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Demrhy Youngquist, St. Joseph Public Schools food services director, waves to a parent while distributing free meals Thursday morning at St. Joseph High School.

ST. JOSEPH — Demrhy Youngquist can usually be found handing out prepared meals in paper bags twice a week at St. Joseph High School.

As the food services director for St. Joseph Public Schools, Youngquist is tasked with ensuring the district’s students are fed a healthy breakfast and lunch.

The St. Joseph resident has had to get creative since schools were closed for the remainder of the year due to the COVID-19 pandemic.

However, her time spent with the district – as well as another five years at the East Penn School District in Emmaus, Penn. – prepared her for sudden change.

Youngquist and her staff are serving three breakfast meals and three lunches twice a week – from 11 a.m. to 12:30 p.m. on Mondays and Thursdays – until the school year ends on June 4.

Led by Youngquist, they provide these free meals for any child under the age of 18. It doesn’t matter what their economic status is or what school district they are from.

Youngquist spoke with Herald-Palladium Staff Writer Tony Wittkowski to discuss her job and the type of changes she’s had to make since the coronavirus altered how schools operate.

How did you end up in your current position with the district?

I moved back here in 2005 and the previous director was retiring, so I applied for the job.

What did you do before this?

I was in the restaurant industry. I was the restaurant manager at Schu’s Grill and Bar. I had moved away for a few years in Pennsylvania.

Tell me about your job and what you would do on a normal school day.

Every day we check in with the schools’ five kitchen managers that run the individual sites. I oversee them and make sure everything is running smoothly. It might include making sure orders are coming or helping serve or cook if they are short staffed. All the paperwork is more involved than people may know since we are a federally funded program. We have to make sure all the menus follow federal guidelines.

What kind of adjustments have you and your staff had to make because of COVID-19?

Well, we’re working on a skeleton crew at the moment.There’s about five people working. We wear masks when serving the food to the students or parents. We use a lot of our food that we had already. We had a lot of breakfast items and moved that to one central location. We prepare six meals a week per student.

What does your workload look like since the pandemic took over everyday life?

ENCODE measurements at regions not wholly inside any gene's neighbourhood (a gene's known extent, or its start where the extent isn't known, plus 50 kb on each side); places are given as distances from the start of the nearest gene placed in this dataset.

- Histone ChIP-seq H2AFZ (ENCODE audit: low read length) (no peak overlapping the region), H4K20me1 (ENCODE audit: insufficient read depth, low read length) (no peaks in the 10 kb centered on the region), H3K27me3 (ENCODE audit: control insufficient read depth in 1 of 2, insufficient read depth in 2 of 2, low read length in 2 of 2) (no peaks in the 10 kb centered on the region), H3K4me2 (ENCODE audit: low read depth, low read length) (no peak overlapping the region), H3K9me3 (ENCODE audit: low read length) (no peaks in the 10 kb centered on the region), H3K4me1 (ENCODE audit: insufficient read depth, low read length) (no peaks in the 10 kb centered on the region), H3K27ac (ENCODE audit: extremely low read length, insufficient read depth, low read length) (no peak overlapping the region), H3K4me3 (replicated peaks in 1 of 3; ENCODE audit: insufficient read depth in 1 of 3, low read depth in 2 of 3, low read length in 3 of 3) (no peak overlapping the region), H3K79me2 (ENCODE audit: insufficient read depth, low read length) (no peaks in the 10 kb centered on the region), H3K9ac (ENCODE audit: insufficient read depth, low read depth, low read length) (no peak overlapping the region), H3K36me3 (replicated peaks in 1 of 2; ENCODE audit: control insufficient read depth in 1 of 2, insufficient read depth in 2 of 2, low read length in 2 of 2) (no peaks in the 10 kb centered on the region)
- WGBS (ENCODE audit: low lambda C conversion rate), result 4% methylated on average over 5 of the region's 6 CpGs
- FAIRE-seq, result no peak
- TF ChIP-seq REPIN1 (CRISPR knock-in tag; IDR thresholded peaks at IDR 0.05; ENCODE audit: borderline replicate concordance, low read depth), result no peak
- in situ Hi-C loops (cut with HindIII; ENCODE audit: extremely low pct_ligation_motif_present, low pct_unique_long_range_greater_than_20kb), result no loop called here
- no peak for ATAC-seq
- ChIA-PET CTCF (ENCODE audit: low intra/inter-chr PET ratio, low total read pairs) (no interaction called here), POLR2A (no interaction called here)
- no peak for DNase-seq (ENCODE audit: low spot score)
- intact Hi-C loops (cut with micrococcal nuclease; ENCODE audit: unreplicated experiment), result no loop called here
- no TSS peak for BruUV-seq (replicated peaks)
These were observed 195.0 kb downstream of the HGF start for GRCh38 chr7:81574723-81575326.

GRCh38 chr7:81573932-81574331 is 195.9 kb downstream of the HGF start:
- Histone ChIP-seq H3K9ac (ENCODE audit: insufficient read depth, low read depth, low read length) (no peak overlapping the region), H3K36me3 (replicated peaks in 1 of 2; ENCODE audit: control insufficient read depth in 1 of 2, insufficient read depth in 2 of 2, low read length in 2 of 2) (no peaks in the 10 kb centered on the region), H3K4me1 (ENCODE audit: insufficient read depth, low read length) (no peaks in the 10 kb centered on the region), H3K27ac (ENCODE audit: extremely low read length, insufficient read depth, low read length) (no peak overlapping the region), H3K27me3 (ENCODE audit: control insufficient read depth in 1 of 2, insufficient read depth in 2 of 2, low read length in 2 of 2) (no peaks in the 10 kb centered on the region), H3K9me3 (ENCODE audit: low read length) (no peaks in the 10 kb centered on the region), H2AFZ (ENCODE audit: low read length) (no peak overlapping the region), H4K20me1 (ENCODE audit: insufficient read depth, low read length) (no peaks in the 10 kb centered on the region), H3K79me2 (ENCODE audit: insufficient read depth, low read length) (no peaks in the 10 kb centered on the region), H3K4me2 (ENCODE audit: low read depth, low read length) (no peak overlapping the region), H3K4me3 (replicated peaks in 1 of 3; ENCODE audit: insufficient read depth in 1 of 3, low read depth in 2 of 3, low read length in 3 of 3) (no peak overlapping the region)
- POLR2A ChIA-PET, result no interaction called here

It’s actually increased even though we are not serving as many students as before. It’s new to us. We have streamlined it the past couple weeks. We’ve tried to be flexible in order to serve students. The paperwork is different because it’s a different program now. We had to take online classes to learn how it runs. It took a lot of work to get it started.

Is there anything you miss about school when it was in session?

I miss the students. It’s nice to see some of the students when they pull up in cars. I miss the interaction with the students.

Do you at least get to chat with parents or students when they pick up meals?

We do. We’re in the back of the high school just off of Lakeview (Avenue). They pull up. We ask how many students they need food for. But we do get to talk to the kids. A lot of them are excited to get some normalcy from school.

What are the biggest challenges you face with your job?

Right now it’s just been producing. It’s been different having to do this when you have a normal school day. The food is all bagged and it takes more time. Now it’s been better for four or five weeks since we have it more streamlined. In the beginning we didn’t know what to expect.

I’d like to end this interview on a high note. Do you have any tips for parents and guardians on when it comes to eating healthy during a pandemic?

In our lunch bags we have a couple snack-type items. We do provide a lot of fruits and vegetables in there. I know that’s not always easy to have around. We have portion sizes. We do a lot of apple slices and things that are quick.

They really seem to enjoy small healthy snacks like Halos (oranges). If you’re a parent and buy things that are easy to grab, maybe have them in a bowl on the counter as a reminder.

If anyone has questions about meal availability, families with students can email Youngquist at dyoungquist@sjschools.org.

Contact: twittkowski@TheHP.com, 932-0358, Twitter: @TonyWittkowski